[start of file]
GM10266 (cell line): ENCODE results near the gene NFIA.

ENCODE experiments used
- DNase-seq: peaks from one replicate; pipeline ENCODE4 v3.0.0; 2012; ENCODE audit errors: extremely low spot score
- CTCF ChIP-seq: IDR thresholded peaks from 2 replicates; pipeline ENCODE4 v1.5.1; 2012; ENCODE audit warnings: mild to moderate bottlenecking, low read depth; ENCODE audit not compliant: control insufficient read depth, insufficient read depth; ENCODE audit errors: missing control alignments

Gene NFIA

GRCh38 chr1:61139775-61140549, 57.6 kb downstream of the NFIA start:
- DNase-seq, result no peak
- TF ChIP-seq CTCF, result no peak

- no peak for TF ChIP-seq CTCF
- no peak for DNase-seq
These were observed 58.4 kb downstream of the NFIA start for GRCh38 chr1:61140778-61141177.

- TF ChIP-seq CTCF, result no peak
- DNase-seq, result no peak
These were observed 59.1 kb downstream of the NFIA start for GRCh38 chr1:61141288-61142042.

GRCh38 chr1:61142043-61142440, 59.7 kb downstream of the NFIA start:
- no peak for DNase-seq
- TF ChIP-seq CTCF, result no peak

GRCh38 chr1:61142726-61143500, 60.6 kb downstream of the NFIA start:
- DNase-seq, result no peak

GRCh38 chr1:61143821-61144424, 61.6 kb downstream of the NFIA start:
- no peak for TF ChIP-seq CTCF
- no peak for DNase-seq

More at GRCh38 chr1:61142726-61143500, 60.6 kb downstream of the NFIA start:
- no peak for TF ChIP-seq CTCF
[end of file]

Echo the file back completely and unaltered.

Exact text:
GM10266 (cell line): ENCODE results near the gene NFIA.

ENCODE experiments used
- DNase-seq: peaks from one replicate; pipeline ENCODE4 v3.0.0; 2012; ENCODE audit errors: extremely low spot score
- CTCF ChIP-seq: IDR thresholded peaks from 2 replicates; pipeline ENCODE4 v1.5.1; 2012; ENCODE audit warnings: mild to moderate bottlenecking, low read depth; ENCODE audit not compliant: control insufficient read depth, insufficient read depth; ENCODE audit errors: missing control alignments

Gene NFIA

GRCh38 chr1:61139775-61140549, 57.6 kb downstream of the NFIA start:
- DNase-seq, result no peak
- TF ChIP-seq CTCF, result no peak

- no peak for TF ChIP-seq CTCF
- no peak for DNase-seq
These were observed 58.4 kb downstream of the NFIA start for GRCh38 chr1:61140778-61141177.

- TF ChIP-seq CTCF, result no peak
- DNase-seq, result no peak
These were observed 59.1 kb downstream of the NFIA start for GRCh38 chr1:61141288-61142042.

GRCh38 chr1:61142043-61142440, 59.7 kb downstream of the NFIA start:
- no peak for DNase-seq
- TF ChIP-seq CTCF, result no peak

GRCh38 chr1:61142726-61143500, 60.6 kb downstream of the NFIA start:
- DNase-seq, result no peak

GRCh38 chr1:61143821-61144424, 61.6 kb downstream of the NFIA start:
- no peak for TF ChIP-seq CTCF
- no peak for DNase-seq

More at GRCh38 chr1:61142726-61143500, 60.6 kb downstream of the NFIA start:
- no peak for TF ChIP-seq CTCF